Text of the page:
Reasonable Faith: Christian Truth and Apologetics, William Lane Craig


Giving what we cannot keep to gain what we cannot lose

Praise be to the God and Father of our Lord Jesus Christ! In his great mercy he has given us new birth into a living hope through the resurrection of Jesus Christ from the dead, and into an inheritance that can never perish, spoil or fade. This inheritance is kept in heaven for you, who through faith are shielded by God’s power until the coming of the salvation that is ready to be revealed in the last time.  1 Peter 1:3-5

“He is no fool who gives what he cannot keep to gain what he cannot lose.”
-Jim Elliot


Eternity has been on my mind lately.

Among the pile of books that I am currently reading is Money, Possessions, and Eternity by Randy Alcorn. In addition to being an excellent read, it is profoundly changing my thinking . . . . profoundly! He speaks boldly of this world.

“Someday this upside-down world will be turned right side up. Nothing in all eternity will turn it back again. If we are wise, we will spend our brief lives on earth positioning ourselves for the turn.”

I have been a Christian for thirty plus years. Every time I have given money to a mission organization, supported a child living in poverty, sacrificed for my family, or loved and offered hope to someone in need, I considered it an act of obedience. Jesus Christ is my Lord and Savior and He has commanded me to love and give sacrificially.

Even though compassionate plays into it, my attitude toward these practices has been, “I have lost something for the benefit of another” (money, time, etc.). I thought of it as my loss. Making sacrifices for God is what we are supposed to do. It is the right thing to do.

“ . . . . and you will be blessed. Although they cannot repay you, you will be repaid at the resurrection of the righteous.”   Luke 14:14

Most Christians think of serving, sacrificing, and giving as losing something. If we give $100 to the children’s hunger fund, than we now have $100 less than we did before. We are losing something, so that someone else can gain. It is the selfless thing to do.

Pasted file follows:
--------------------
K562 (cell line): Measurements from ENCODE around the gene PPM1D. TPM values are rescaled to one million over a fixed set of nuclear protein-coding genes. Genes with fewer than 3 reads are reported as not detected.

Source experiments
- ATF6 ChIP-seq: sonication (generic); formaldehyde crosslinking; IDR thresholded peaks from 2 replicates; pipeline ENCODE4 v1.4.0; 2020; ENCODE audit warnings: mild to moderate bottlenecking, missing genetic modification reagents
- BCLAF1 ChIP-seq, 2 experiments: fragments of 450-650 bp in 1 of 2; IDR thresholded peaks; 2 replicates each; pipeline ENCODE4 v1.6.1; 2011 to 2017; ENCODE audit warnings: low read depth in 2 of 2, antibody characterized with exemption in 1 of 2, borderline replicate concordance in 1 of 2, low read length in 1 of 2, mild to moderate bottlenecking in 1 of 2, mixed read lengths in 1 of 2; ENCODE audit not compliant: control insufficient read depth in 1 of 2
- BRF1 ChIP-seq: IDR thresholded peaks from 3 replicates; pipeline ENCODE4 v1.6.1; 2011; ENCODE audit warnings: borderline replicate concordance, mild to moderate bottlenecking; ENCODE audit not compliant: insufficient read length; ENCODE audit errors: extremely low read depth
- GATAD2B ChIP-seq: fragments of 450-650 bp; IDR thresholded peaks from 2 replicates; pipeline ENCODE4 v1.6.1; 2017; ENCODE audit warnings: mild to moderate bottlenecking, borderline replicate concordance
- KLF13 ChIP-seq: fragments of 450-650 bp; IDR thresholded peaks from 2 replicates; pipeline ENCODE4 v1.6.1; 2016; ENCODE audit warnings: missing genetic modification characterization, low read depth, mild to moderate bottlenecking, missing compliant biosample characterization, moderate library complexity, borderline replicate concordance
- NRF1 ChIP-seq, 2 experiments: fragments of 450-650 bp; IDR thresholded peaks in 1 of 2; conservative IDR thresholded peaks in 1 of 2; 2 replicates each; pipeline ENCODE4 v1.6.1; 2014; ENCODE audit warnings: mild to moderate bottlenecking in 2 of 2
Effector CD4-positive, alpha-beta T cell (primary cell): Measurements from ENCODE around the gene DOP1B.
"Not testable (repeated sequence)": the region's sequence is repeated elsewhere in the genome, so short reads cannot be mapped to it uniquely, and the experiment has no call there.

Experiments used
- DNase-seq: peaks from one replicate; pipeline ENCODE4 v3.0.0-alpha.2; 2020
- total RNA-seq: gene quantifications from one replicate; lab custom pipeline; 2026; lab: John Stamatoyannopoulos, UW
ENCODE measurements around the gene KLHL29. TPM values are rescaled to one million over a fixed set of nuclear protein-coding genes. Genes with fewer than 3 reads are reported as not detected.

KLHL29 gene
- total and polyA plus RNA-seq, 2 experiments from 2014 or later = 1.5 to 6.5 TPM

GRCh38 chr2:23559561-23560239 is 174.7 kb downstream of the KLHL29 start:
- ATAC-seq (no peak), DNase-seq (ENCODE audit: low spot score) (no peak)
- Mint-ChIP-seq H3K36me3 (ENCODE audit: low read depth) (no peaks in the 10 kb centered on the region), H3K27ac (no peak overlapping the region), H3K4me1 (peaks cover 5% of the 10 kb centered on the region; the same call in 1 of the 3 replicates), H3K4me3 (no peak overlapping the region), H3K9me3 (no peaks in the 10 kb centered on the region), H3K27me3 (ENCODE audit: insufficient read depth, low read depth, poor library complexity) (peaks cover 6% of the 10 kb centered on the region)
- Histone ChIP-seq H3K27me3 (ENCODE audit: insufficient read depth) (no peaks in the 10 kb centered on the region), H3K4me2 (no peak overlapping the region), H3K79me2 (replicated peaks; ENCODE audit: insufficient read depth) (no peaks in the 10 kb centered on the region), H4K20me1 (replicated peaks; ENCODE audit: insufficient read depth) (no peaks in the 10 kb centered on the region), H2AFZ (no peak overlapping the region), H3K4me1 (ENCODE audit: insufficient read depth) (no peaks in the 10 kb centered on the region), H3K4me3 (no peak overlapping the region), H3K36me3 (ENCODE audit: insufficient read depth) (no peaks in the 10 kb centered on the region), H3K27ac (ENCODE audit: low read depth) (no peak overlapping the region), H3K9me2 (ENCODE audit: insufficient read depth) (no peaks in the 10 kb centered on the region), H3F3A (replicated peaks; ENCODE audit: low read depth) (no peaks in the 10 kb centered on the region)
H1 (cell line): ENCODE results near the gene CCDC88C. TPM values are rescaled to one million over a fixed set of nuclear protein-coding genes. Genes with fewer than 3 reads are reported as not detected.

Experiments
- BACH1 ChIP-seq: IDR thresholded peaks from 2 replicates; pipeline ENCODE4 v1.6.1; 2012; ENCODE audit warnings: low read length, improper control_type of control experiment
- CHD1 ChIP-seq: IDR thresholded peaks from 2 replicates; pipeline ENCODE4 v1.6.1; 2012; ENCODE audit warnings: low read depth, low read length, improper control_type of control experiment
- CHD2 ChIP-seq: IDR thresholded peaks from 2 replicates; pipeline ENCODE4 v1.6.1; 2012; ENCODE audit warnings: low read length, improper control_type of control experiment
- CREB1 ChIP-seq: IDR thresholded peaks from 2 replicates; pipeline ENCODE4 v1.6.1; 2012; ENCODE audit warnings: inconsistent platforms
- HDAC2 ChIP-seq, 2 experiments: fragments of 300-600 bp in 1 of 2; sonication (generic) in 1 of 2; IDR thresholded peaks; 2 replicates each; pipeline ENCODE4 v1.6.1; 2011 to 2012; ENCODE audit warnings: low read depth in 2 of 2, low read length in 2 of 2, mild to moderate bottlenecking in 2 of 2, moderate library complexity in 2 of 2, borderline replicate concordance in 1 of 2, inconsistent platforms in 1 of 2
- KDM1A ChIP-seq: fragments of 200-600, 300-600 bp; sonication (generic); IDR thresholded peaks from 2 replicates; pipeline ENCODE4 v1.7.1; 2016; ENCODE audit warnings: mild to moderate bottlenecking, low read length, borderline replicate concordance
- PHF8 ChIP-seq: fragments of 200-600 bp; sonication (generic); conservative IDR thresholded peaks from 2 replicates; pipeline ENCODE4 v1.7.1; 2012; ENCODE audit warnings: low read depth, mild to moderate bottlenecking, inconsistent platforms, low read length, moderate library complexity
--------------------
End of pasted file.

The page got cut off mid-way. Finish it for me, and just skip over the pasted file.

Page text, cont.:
But . . . is it really selfless? Is it really a loss?

What if we aren’t really losing? What if we are actually gaining when we sacrifice for others?

What if I was actually gaining whenever I lost something for Christ? What if I was actually receiving something whenever I gave something away? What if everything does have an eternal reward?

What if eternity is perfectly just?

Sacrifice is defined as, the surrender or destruction of something prized or desirable for the sake of something considered as having a higher or more pressing claim (dictionary.com). What if there was a higher and more pressing claim in eternity?

For our light and momentary troubles are achieving for us an eternal glory that far outweighs them all.   2 Corinthians 4:17

If every good thing that I do either gets a reward that I cannot keep here on earth, or a reward in heaven that I can enjoy for all eternity, that changes everything!

Eternity changes everything!

“View the present in light of the future; see time in light of eternity; look beyond sacrifice to reward; bear the cross while anticipating the crown.”
-Randy Alcorn, Money, Possessions, and Eternity


Is it selfish to focus and take joy in our future treasures in heaven? Maybe it is. However, the one thing that we are allowed to be selfish about is storing up treasures in heaven.